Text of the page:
SAN ANTONIO – A visiting judge has denied a motion to have the Bexar County district attorney disqualified from the public corruption case of Michelle Barrientes Vela, setting the state for the indicted ex-constable to finally go to trial nearly two years after she and a member of her administration were indicted.
Judge Sid Harle shot down the defense’s motion days after officials with DA Joe Gonzales’ office argued it failed to demonstrate a conflict of interest and its basis for being filed in the first place was “pure fiction.”
Attorneys for Barrientes Vela had argued that alleged comments made this summer by Gonzales’ one-time political consultant, Robert Vargas III, prevented the former constable from having her due process rights to a fair trial.
Harle, who oversaw the evidentiary hearing tied to the motion in early August, disagreed.
Vargas, who helped Gonzales defeat incumbent Nico LaHood in the March 2018 Democratic primary before departing the campaign, was accused in June of saying he would find someone to run in the next primary election against Democrat Judge Velia Meza if Meza “didn’t do the right thing” in Barrientes Vela’s trial.
Meza entered the alleged comments by Vargas into the record in late June, leading to the formal evidentiary hearing being held on the allegations.
Attorneys for Barrientes Vela, including LaHood, argued that Vargas and Gonzales are still politically tied to one another, pointing to pictures of the two men standing together at public events.
The state’s response last week countered that Vargas has not worked for Gonzales’ campaign since early April 2018.
“Merely being photographed at various events with District Attorney Gonzales or being previously employed by District Attorney Gonzales does not afford the person any elevated level of political influence over the District Attorney or his office. To make such a claim or connection is untenable,” the response stated.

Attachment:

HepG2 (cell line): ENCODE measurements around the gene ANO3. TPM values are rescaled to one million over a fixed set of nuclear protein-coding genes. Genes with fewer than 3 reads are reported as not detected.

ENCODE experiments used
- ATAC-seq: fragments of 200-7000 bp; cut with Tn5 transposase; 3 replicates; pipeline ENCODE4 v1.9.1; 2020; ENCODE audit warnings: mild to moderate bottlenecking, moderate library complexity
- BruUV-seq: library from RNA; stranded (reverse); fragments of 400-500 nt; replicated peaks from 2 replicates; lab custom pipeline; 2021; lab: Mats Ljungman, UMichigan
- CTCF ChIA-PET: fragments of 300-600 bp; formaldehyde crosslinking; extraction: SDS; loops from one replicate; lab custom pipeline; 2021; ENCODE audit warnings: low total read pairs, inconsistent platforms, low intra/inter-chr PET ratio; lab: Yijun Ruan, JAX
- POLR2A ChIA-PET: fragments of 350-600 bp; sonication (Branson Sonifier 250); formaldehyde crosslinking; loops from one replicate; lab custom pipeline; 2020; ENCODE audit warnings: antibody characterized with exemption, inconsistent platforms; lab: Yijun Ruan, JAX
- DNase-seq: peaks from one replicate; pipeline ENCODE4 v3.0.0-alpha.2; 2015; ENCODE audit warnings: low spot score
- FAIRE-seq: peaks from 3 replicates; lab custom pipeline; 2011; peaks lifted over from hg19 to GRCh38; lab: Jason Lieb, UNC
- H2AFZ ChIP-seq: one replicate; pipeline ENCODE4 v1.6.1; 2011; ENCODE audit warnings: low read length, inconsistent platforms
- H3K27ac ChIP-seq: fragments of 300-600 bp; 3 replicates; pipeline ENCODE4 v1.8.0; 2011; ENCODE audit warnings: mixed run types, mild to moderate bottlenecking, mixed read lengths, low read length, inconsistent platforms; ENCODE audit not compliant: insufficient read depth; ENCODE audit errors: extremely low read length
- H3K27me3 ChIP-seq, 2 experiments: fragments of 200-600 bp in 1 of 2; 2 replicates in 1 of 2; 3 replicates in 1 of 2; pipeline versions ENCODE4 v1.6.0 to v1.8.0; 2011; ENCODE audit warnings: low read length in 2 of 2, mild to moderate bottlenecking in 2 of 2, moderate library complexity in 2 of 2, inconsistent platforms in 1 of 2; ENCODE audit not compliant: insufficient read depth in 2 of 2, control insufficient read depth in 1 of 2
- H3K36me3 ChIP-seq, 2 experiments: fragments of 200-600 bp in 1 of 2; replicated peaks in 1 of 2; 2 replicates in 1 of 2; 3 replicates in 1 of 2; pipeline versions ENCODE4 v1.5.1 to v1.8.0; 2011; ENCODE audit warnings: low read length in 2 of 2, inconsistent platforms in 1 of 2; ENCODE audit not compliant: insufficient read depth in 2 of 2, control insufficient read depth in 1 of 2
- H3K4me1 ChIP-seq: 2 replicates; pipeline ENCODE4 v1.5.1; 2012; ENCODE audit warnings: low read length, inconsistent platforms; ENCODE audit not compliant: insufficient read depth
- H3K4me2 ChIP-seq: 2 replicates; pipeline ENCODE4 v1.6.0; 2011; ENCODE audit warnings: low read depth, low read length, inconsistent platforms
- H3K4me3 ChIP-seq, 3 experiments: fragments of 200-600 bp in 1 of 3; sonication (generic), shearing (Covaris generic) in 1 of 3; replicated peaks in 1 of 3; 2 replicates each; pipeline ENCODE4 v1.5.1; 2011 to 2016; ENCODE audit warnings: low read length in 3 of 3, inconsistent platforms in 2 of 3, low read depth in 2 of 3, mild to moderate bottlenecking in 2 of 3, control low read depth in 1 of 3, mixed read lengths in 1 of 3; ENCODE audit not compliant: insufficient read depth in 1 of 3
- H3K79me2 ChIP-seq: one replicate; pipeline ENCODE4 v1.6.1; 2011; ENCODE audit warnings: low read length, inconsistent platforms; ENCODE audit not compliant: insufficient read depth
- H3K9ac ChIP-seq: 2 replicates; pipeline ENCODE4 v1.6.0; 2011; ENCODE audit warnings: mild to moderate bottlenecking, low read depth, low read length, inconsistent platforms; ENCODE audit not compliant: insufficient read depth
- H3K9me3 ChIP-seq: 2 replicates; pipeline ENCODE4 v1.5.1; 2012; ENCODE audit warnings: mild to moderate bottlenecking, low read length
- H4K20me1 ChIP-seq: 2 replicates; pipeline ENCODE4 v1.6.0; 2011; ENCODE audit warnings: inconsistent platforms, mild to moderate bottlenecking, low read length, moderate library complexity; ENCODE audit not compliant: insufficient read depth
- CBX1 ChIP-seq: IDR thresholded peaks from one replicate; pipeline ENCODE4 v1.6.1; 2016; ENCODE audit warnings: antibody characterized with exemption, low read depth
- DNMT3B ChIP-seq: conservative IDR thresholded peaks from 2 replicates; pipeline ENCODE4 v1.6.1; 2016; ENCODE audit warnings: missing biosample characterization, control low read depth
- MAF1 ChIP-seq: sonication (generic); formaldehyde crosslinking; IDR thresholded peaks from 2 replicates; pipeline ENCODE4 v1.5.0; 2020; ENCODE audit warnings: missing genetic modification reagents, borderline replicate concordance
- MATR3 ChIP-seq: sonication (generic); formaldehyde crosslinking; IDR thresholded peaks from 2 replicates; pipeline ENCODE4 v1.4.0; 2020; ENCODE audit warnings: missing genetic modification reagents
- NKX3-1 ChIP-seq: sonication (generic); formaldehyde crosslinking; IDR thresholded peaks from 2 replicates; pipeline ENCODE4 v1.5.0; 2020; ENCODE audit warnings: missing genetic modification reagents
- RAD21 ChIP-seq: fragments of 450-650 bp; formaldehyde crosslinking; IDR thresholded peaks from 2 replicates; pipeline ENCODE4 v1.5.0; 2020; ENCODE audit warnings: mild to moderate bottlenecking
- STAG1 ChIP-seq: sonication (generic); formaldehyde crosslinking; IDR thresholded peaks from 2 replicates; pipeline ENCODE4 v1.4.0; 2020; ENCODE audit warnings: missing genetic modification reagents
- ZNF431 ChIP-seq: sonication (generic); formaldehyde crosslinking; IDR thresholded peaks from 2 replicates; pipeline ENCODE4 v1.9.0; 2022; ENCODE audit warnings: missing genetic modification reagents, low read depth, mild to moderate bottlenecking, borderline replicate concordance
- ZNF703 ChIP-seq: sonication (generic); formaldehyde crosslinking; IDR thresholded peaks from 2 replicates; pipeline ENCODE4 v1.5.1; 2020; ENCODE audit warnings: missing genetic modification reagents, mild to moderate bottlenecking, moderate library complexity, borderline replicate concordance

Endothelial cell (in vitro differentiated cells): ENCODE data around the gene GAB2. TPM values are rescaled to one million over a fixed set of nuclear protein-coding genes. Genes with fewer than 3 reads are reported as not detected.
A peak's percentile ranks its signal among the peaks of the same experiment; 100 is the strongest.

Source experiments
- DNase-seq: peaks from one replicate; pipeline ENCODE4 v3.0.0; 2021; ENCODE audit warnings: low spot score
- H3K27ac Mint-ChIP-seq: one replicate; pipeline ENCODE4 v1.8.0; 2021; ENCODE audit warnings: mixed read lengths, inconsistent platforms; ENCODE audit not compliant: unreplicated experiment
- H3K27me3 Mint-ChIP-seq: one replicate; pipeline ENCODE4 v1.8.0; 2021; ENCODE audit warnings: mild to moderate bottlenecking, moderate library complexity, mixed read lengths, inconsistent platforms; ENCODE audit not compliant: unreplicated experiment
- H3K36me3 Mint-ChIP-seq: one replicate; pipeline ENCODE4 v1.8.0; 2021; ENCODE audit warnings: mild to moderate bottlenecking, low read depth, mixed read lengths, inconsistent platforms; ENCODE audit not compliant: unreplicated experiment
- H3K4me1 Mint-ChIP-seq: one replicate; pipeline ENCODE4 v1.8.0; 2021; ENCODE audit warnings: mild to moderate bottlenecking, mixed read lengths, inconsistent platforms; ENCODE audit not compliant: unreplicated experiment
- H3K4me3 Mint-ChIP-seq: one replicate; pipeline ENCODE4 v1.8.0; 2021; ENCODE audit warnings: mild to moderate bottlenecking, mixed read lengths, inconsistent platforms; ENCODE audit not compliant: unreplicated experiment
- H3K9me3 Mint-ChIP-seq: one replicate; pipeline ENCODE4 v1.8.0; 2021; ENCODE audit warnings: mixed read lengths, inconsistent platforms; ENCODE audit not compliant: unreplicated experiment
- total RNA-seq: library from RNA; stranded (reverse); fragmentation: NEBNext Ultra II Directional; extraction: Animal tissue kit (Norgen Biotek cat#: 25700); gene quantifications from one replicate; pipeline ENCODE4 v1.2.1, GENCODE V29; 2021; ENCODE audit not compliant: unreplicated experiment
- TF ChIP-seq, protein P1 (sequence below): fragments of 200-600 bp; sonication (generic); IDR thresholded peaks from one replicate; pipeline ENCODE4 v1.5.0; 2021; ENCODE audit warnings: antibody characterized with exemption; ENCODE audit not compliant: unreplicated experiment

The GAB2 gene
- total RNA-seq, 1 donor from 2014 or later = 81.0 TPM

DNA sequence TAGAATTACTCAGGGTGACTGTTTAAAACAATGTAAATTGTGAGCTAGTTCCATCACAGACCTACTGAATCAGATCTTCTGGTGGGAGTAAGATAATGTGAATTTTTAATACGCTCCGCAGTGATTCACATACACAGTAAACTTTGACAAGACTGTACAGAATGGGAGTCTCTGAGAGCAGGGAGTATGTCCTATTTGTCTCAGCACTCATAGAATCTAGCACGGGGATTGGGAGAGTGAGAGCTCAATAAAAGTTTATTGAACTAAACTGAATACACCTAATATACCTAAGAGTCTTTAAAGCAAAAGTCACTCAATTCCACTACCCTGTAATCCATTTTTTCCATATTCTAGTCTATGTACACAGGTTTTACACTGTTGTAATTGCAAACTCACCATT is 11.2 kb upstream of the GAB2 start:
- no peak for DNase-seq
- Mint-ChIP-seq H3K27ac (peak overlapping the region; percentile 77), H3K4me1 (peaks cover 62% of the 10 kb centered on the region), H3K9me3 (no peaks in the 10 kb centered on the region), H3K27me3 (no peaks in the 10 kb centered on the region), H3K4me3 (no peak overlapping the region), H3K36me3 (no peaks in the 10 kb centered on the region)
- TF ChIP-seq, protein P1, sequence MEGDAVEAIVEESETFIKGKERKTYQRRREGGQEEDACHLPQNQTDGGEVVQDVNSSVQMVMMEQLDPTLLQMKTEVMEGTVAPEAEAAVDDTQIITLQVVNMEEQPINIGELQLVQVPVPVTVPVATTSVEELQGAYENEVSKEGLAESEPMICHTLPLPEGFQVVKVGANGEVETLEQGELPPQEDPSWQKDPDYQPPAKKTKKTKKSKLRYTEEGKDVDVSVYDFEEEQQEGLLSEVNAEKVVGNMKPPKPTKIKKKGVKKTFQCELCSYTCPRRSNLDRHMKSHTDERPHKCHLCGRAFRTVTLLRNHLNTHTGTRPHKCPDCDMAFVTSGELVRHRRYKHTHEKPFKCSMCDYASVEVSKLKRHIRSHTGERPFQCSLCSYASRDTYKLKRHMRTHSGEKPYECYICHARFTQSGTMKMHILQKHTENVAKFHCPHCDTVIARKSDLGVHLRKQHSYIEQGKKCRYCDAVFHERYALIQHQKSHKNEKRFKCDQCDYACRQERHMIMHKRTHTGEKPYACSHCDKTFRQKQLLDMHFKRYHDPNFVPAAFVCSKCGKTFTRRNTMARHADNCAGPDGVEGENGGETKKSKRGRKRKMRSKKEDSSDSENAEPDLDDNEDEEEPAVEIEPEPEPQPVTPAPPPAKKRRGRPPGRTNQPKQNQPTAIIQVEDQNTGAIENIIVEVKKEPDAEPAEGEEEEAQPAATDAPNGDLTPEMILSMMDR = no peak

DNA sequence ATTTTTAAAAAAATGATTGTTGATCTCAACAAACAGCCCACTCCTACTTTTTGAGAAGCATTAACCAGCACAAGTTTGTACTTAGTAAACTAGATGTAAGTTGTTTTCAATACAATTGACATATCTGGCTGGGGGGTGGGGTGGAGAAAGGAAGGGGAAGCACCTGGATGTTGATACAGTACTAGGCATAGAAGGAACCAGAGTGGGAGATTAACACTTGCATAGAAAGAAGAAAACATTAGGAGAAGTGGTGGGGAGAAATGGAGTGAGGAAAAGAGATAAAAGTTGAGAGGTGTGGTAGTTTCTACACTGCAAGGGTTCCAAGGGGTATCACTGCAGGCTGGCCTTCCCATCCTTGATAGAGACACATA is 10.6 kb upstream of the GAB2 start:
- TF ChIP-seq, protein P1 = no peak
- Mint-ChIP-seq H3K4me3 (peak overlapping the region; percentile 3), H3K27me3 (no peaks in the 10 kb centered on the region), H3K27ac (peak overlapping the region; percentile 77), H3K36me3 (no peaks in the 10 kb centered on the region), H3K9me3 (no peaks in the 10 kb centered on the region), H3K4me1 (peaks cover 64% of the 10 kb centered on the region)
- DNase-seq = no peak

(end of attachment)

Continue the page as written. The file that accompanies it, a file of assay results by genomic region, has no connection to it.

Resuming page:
Prosecutors also took issue with the claim from the defense that Gonzales has a history of supporting candidates to run against judges who have ruled against his wishes.
The state’s response claimed that Gonzales’ decision to endorse a candidate who ran against Judge Frank Castro in last year’s Democratic primary was based on Gonzales knowing the candidate for over 30 years.
“Claiming ‘Mr. Gonzales’ admitted and documented history of publicly supporting primary challenges to sitting district court judges who have displeased him makes real the threat to Judge Meza’s judicial independence’ is nowhere in the record. It is pure fiction,” the response stated.
Barrientes Vela is scheduled to go to trial Dec. 6 on two felony counts of tampering with records.
She also faces three misdemeanor counts of official oppression.
All charges are related to her tumultuous 33-month tenure as constable of Bexar County Precinct 2.
Her former captain, Marc D. Gracia, faces a felony aggravated perjury charge as well as three counts of official oppression.
His trial, also scheduled to begin Dec. 6, will likely be pushed to 2022.